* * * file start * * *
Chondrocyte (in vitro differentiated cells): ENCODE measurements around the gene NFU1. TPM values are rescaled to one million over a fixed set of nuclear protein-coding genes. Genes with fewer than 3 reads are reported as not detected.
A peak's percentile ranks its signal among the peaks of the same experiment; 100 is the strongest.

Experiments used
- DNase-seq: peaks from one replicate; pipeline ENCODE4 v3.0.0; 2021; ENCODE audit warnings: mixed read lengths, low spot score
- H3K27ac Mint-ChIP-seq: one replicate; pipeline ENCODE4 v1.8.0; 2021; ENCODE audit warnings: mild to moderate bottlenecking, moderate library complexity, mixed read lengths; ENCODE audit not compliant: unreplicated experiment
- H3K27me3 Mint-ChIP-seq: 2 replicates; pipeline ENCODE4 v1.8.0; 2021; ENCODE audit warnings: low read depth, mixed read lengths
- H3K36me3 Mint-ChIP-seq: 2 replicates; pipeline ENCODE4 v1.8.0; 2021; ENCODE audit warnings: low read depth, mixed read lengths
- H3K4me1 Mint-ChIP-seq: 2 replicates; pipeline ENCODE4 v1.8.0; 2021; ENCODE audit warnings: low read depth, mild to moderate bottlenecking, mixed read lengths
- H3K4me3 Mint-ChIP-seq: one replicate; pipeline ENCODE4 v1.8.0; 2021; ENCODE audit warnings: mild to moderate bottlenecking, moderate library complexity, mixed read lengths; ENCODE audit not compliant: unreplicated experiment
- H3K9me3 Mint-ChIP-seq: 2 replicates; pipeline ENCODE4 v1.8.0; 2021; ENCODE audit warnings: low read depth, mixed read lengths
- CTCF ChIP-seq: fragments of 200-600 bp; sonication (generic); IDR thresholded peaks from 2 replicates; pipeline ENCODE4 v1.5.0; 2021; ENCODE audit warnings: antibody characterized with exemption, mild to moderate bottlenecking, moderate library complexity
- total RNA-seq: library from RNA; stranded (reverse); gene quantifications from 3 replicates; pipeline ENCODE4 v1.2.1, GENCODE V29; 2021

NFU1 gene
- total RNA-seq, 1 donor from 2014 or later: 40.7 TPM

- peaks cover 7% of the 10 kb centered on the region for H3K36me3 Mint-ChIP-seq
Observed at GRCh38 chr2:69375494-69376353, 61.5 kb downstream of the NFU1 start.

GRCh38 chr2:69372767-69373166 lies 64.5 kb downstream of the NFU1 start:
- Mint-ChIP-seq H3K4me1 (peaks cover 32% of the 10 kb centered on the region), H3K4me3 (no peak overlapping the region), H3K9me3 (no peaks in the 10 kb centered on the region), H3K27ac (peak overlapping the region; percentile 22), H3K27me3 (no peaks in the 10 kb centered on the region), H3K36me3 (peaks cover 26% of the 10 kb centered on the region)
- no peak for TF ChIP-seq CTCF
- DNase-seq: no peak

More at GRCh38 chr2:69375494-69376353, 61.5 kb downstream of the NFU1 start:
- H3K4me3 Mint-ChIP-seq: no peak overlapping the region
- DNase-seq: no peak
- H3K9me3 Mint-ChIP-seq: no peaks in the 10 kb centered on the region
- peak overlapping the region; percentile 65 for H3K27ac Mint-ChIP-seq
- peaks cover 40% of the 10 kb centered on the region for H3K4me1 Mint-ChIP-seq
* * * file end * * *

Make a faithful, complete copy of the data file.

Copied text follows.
Chondrocyte (in vitro differentiated cells): ENCODE measurements around the gene NFU1. TPM values are rescaled to one million over a fixed set of nuclear protein-coding genes. Genes with fewer than 3 reads are reported as not detected.
A peak's percentile ranks its signal among the peaks of the same experiment; 100 is the strongest.

Experiments used
- DNase-seq: peaks from one replicate; pipeline ENCODE4 v3.0.0; 2021; ENCODE audit warnings: mixed read lengths, low spot score
- H3K27ac Mint-ChIP-seq: one replicate; pipeline ENCODE4 v1.8.0; 2021; ENCODE audit warnings: mild to moderate bottlenecking, moderate library complexity, mixed read lengths; ENCODE audit not compliant: unreplicated experiment
- H3K27me3 Mint-ChIP-seq: 2 replicates; pipeline ENCODE4 v1.8.0; 2021; ENCODE audit warnings: low read depth, mixed read lengths
- H3K36me3 Mint-ChIP-seq: 2 replicates; pipeline ENCODE4 v1.8.0; 2021; ENCODE audit warnings: low read depth, mixed read lengths
- H3K4me1 Mint-ChIP-seq: 2 replicates; pipeline ENCODE4 v1.8.0; 2021; ENCODE audit warnings: low read depth, mild to moderate bottlenecking, mixed read lengths
- H3K4me3 Mint-ChIP-seq: one replicate; pipeline ENCODE4 v1.8.0; 2021; ENCODE audit warnings: mild to moderate bottlenecking, moderate library complexity, mixed read lengths; ENCODE audit not compliant: unreplicated experiment
- H3K9me3 Mint-ChIP-seq: 2 replicates; pipeline ENCODE4 v1.8.0; 2021; ENCODE audit warnings: low read depth, mixed read lengths
- CTCF ChIP-seq: fragments of 200-600 bp; sonication (generic); IDR thresholded peaks from 2 replicates; pipeline ENCODE4 v1.5.0; 2021; ENCODE audit warnings: antibody characterized with exemption, mild to moderate bottlenecking, moderate library complexity
- total RNA-seq: library from RNA; stranded (reverse); gene quantifications from 3 replicates; pipeline ENCODE4 v1.2.1, GENCODE V29; 2021

NFU1 gene
- total RNA-seq, 1 donor from 2014 or later: 40.7 TPM

- peaks cover 7% of the 10 kb centered on the region for H3K36me3 Mint-ChIP-seq
Observed at GRCh38 chr2:69375494-69376353, 61.5 kb downstream of the NFU1 start.

GRCh38 chr2:69372767-69373166 lies 64.5 kb downstream of the NFU1 start:
- Mint-ChIP-seq H3K4me1 (peaks cover 32% of the 10 kb centered on the region), H3K4me3 (no peak overlapping the region), H3K9me3 (no peaks in the 10 kb centered on the region), H3K27ac (peak overlapping the region; percentile 22), H3K27me3 (no peaks in the 10 kb centered on the region), H3K36me3 (peaks cover 26% of the 10 kb centered on the region)
- no peak for TF ChIP-seq CTCF
- DNase-seq: no peak

More at GRCh38 chr2:69375494-69376353, 61.5 kb downstream of the NFU1 start:
- H3K4me3 Mint-ChIP-seq: no peak overlapping the region
- DNase-seq: no peak
- H3K9me3 Mint-ChIP-seq: no peaks in the 10 kb centered on the region
- peak overlapping the region; percentile 65 for H3K27ac Mint-ChIP-seq
- peaks cover 40% of the 10 kb centered on the region for H3K4me1 Mint-ChIP-seq